Malaysian Courts

http://en.wikipedia.org/wiki/Federal_Court_of_MalaysiaOh man.

Malaysian Law is so complicated. I’m in the process of reading Wan Arfah’s introductory text on this subject and boy, is it convoluted.

For one, according to the book, we are not even clear on the issue of binding precedents in our Malaysian courts. The reason is because of various reorganisations of the court systems in Malaysia over the years.

As an example, the Court of Appeal was only created in 1994, and did not exist before that. While it sits below the Federal Court in the hierarchy, it is not clear on where it stands in history.

As I understand it, in the past, the highest position in our court hierarchy was held by the Privy Council in the UK. Under that was the Federal Court. We broke away form that system in 1985 and renamed the Federal Court to the Supreme Court, which was renamed to the Federal Court later.

However, we later inserted the Court of Appeal between the Federal Court and the High Courts. Now, this causes a conundrum.

While my mind can parse the fact that the Federal Court is the highest court of the land and that all its decisions are binding on the lower courts, what I cannot parse is whether this Federal Court is equivalent to the previous Privy Council or the previous Federal Court; and where the two superior courts stand in relation to the Supreme Court?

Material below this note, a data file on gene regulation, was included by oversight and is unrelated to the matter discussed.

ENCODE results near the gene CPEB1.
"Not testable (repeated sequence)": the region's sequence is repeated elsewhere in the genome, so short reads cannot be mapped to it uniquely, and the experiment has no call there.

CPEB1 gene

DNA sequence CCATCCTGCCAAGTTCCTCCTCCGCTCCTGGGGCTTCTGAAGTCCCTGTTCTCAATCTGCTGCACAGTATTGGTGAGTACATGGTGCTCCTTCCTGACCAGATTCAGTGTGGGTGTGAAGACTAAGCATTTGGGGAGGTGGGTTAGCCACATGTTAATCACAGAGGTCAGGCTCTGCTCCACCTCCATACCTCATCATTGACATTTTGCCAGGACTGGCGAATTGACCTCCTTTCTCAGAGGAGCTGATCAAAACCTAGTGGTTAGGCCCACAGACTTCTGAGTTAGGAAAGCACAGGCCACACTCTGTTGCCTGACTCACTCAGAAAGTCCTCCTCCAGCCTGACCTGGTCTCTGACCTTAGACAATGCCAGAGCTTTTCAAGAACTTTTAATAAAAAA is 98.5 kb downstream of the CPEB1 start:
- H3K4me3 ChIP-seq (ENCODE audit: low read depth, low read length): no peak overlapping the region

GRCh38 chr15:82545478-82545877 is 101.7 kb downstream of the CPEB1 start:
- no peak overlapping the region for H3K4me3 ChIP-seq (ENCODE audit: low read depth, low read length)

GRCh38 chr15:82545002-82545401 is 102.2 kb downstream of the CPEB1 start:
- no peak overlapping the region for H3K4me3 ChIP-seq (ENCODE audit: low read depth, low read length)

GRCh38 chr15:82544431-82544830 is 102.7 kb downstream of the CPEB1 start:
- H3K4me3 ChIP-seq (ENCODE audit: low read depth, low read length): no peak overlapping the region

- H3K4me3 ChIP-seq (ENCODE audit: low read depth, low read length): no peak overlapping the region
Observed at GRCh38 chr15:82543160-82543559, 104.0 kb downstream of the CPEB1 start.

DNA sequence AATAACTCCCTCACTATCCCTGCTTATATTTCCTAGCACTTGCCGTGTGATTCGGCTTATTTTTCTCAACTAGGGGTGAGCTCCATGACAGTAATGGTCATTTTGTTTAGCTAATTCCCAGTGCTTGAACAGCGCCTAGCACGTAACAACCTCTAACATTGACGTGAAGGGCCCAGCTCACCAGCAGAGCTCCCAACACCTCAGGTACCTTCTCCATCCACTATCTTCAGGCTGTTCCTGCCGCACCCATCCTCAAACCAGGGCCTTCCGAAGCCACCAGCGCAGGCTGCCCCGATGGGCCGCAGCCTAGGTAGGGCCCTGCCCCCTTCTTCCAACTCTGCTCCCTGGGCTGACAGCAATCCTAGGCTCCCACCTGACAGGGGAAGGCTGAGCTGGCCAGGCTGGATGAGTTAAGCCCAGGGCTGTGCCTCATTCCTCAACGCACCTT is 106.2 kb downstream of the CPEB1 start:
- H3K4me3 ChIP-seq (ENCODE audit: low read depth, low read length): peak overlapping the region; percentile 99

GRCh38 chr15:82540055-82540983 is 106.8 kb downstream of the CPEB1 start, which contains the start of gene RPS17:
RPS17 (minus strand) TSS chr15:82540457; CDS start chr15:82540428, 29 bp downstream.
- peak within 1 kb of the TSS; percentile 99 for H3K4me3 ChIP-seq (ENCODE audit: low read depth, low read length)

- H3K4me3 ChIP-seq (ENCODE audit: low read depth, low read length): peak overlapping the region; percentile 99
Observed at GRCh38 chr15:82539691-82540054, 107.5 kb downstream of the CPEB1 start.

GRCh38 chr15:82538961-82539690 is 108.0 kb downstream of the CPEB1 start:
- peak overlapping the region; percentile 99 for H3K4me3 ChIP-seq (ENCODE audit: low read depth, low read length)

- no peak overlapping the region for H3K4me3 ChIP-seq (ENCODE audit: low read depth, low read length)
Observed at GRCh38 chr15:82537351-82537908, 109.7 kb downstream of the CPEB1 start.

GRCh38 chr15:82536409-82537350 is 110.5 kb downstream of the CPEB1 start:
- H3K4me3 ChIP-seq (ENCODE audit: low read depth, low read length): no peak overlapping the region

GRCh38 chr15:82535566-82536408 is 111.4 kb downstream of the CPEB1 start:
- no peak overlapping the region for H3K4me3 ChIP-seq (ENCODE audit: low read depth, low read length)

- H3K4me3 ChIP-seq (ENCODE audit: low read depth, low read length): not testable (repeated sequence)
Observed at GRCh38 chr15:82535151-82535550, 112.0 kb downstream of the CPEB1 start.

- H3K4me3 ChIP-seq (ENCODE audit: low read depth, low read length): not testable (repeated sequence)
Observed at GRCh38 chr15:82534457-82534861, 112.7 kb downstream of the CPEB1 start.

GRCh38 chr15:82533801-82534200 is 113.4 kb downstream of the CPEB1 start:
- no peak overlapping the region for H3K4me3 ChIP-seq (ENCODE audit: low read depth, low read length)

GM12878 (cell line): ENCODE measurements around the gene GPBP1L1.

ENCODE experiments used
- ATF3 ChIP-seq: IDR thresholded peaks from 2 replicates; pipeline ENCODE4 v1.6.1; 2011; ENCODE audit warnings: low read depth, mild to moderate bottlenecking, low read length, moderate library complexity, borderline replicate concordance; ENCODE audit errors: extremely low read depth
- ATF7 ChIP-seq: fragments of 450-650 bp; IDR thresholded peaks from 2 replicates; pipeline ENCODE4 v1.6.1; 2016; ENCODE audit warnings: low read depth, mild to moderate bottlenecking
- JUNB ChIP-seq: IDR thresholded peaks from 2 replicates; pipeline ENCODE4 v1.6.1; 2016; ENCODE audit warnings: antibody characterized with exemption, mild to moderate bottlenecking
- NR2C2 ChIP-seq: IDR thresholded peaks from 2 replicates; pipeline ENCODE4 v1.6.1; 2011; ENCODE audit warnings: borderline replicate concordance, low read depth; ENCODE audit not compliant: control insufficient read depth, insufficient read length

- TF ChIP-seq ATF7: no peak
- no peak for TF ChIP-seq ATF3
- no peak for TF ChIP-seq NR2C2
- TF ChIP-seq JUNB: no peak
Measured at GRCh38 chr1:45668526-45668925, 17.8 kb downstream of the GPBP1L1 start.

So, taken at an instantaneous point in time – i.e. now – things are very clear. However, in terms of binding precedent, which may go way back in time, things are less clear on whether the present Court of Appeals is bound by previous decisions made by the Supreme Court and previous Federal Court. Ditto with the present Federal Court.

Honestly, as an engineer, I think that most of this is a synchronisation issue. There was a loss of synchronisation when we went from two superior courts to one and back to two. What we need is to resynchronise with a new point of reference. However, due to the principles of stare decisis, we cannot just do away with the past.

Now, that’s not even taking into account the different laws in the land, as it stands. In almost every piece of legislation, we will have differences between most of Peninsular Malaysia, Sabah, and Sarawak. Often, there will also be differences between Penang, Malacca, and the rest of the Peninsular.

Pain!

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Shawn Tan

Chip Doctor, Chartered Engineer, Entrepreneur, Law Graduate.

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